Ticagrelor for Stroke: Encouraging Results in Platelet Study

February 23, 2018

The use of ticagrelor (Brilinta, Astra Zeneca) plus aspirin was associated with a lower rate of high on-treatment platelet reactivity than was clopidogrel plus aspirin in Asian patients who had had a minor stroke or high-risk transient ischemic attack (TIA) in a new study.

The PRINCE study wasn't powered for clinical outcomes, but there was a trend toward fewer strokes at 90 days with ticagrelor vs clopidogrel. However, this finding was not statistically significant. 

The results were presented at the International Stroke Conference (ISC) 2018 by Yilong Wang, MD, Beijing Tiantan Hospital, China.

Patients experiencing a minor stroke or TIA have a high risk for recurrent stroke and are treated with antiplatelet agents to reduce this risk, Wang explained.  The previous CHANCE trial, also conducted in a Chinese population, showed a lower rate of recurrent stroke with a combination of clopidogrel and aspirin than with aspirin alone. 

But clopidogrel has a highly variable effect and is less active in patients carrying the CYP2C19 loss-of-function gene. Indeed, a subgroup analysis of the CHANCE study showed no benefit of clopidogrel over aspirin in patients carrying this allele, which is more common in East Asian populations. An alternative agent, such as ticagrelor, may be more appropriate for these patients, he suggested.

The PRINCE study, conducted at 26 centers in China, randomly assigned 675 patients to ticagrelor (180-mg loading dose, 90 mg twice daily thereafter) or clopidogrel (300-mg loading dose, 75 mg daily thereafter) on the background of aspirin (100 mg daily for the first 21 days).

Results showed that at 90 days, the primary endpoint — high on-treatment platelet reactivity — occurred in 12.5% of the ticagrelor group vs 29.7% of the clopidogrel group (odds ratio [OR], 0.34; 95% confidence interval [CI], 0.22 - 0.52; P < .001).

In patients with any loss-of-function CYP2C19 allele, high on-treatment platelet reactivity occurred in 10.8% of the ticagrelor group vs 35.4% of the clopidogrel group (OR, 0.22; 95% CI, 0.12 - 0.40; P < .001).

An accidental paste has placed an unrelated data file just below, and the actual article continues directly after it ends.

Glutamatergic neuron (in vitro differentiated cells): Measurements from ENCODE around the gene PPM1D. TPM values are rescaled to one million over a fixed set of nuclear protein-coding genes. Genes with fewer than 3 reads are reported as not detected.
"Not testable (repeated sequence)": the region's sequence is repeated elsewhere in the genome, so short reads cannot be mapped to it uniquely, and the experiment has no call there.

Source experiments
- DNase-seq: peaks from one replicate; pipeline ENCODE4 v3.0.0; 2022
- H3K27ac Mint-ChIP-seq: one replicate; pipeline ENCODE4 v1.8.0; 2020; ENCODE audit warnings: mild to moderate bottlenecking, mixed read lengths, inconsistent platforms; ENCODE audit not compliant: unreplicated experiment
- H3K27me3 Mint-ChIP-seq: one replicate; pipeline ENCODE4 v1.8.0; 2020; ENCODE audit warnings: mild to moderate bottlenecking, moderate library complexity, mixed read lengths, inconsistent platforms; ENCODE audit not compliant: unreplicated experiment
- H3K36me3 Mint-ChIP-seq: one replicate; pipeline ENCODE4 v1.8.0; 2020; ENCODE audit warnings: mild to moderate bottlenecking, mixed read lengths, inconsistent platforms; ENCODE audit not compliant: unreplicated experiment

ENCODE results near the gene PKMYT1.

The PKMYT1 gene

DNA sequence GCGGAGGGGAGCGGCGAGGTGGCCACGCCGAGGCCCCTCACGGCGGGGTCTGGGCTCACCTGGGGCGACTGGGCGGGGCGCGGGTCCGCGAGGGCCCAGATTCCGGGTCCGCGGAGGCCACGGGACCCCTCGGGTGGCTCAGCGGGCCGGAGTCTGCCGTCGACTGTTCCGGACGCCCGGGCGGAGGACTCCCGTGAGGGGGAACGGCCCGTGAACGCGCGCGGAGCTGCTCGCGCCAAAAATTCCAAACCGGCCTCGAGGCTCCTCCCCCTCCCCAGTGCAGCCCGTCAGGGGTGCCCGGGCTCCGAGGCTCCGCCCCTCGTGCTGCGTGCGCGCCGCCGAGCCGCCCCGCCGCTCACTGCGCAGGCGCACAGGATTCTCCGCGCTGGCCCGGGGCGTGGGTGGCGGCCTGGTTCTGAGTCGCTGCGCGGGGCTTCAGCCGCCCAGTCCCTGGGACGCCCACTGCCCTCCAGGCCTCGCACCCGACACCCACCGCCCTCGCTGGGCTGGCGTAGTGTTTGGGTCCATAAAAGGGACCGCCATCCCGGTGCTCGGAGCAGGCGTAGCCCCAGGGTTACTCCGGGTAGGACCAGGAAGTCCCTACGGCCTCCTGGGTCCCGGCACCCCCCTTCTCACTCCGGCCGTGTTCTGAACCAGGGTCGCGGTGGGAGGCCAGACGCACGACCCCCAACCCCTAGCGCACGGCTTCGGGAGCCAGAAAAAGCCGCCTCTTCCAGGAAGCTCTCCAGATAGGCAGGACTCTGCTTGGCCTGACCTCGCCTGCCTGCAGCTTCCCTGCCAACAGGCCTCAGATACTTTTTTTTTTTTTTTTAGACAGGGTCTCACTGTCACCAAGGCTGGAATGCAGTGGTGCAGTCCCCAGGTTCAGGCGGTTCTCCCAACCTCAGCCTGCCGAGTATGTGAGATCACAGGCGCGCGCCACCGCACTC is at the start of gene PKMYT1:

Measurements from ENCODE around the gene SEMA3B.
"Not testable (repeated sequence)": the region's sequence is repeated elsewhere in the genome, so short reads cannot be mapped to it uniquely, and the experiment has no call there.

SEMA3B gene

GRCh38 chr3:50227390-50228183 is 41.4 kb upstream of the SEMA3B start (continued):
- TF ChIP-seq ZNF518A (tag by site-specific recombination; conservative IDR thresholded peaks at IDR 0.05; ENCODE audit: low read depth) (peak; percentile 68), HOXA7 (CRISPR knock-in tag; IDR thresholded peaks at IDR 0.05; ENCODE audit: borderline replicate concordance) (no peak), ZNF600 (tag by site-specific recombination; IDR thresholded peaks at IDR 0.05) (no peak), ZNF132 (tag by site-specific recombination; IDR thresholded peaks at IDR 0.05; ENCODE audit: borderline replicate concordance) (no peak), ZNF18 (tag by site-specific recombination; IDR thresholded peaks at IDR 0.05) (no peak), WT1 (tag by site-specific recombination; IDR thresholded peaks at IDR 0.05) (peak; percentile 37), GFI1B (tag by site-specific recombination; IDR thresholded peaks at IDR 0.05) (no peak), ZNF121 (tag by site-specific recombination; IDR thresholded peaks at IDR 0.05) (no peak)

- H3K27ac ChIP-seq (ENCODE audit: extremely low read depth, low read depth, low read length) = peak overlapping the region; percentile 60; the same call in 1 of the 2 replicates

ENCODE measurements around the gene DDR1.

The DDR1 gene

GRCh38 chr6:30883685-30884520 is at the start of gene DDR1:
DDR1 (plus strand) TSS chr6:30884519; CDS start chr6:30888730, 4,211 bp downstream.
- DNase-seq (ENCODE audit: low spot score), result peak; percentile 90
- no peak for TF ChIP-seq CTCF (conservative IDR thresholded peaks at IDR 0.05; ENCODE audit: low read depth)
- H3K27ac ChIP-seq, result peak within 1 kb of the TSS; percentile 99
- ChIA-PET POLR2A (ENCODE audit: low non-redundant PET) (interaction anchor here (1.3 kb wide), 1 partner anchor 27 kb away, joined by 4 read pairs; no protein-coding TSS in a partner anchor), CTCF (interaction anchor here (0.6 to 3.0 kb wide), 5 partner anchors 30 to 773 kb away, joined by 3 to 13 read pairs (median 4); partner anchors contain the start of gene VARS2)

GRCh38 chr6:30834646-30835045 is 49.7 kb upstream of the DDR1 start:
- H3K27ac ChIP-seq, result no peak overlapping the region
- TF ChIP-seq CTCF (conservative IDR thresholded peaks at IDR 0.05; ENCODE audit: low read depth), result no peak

The secondary endpoint, stroke, occurred in 6.3% of the ticagrelor group and 8.8% of the clopidogrel group (hazard ratio, 0.70; 95% CI, 0.40 - 1.22; P = .20).

Rates of major or minor bleeding did not significantly differ between the ticagrelor and clopidogrel groups (4.8% vs 3.5%; P = .42), but minimal bleeding was increased in the ticagrelor group (19.0% vs 10.6%; P = .003).

Commenting on the study for Medscape Medical News, Bruce Ovbiagele, MD, chair of the ISC 2018 meeting, said, "It does appear that ticagrelor could be a step forward, especially for people who have the clopidogrel loss-of-function allele. But this study had a surrogate marker (platelet reactivity) as its primary endpoint, so ideally I would like to see a larger trial with clinical outcomes as the primary endpoint. But, yes, I would consider using ticagrelor for a patient with the CYP2C19 loss-of-function gene."

He added that the use of clopidogrel in this situation has not become routine yet in the United States. 

"The CHANCE trial was just one study and was done in a Chinese population, which is known to have a higher incidence of the CYP2C19 loss-of-function gene," he said. "So there is now another US study underway — POINT —  looking to confirm the results. We would like to see if the result can be replicated in a more heterogenous group."

Also commenting on the study, Ralph Sacco, MD, Miller School of Medicine, Miami, Florida, said the PRINCE study was encouraging but preliminary. 

"This trial just shows that ticagrelor is a good antiplatelet agent," Sacco told Medscape Medical News. "The main outcome was not clinical, so this trial probably won't have much impact on clinical practice, especially in the West. It does show that ticagrelor had a better on effect on platelets in Asian patients, but we have to remember that Asian patients have a much higher incidence of the clopidogrel nonresponsiveness gene."

"In this study ticagrelor looked better than clopidogrel in both those with that gene and those without that gene," he noted. "That was an interesting finding. It may be more efficacious all round, but we need more data."  

He added that while there is a place for ticagrelor in coronary heart disease, "we don't have grade A evidence in stroke yet. The SOCRATES trial is the best study to date of ticagrelor in stroke. This compared ticagrelor with aspirin but just missed the primary endpoint, so it didn't get approval, but it is used occasionally for patients who have the clopidogrel nonresponsiveness genotype."

The PRINCE trial was funded by the National Natural Science Foundation of China, the Beijing Institute for Brain Disorders, and the Beijing Municipal Science & Technology Commission of Cerebral Vascular Disease. Wang has disclosed no relevant financial relationships. 

International Stroke Conference (ISC) 2018. Abstract LB 8.  

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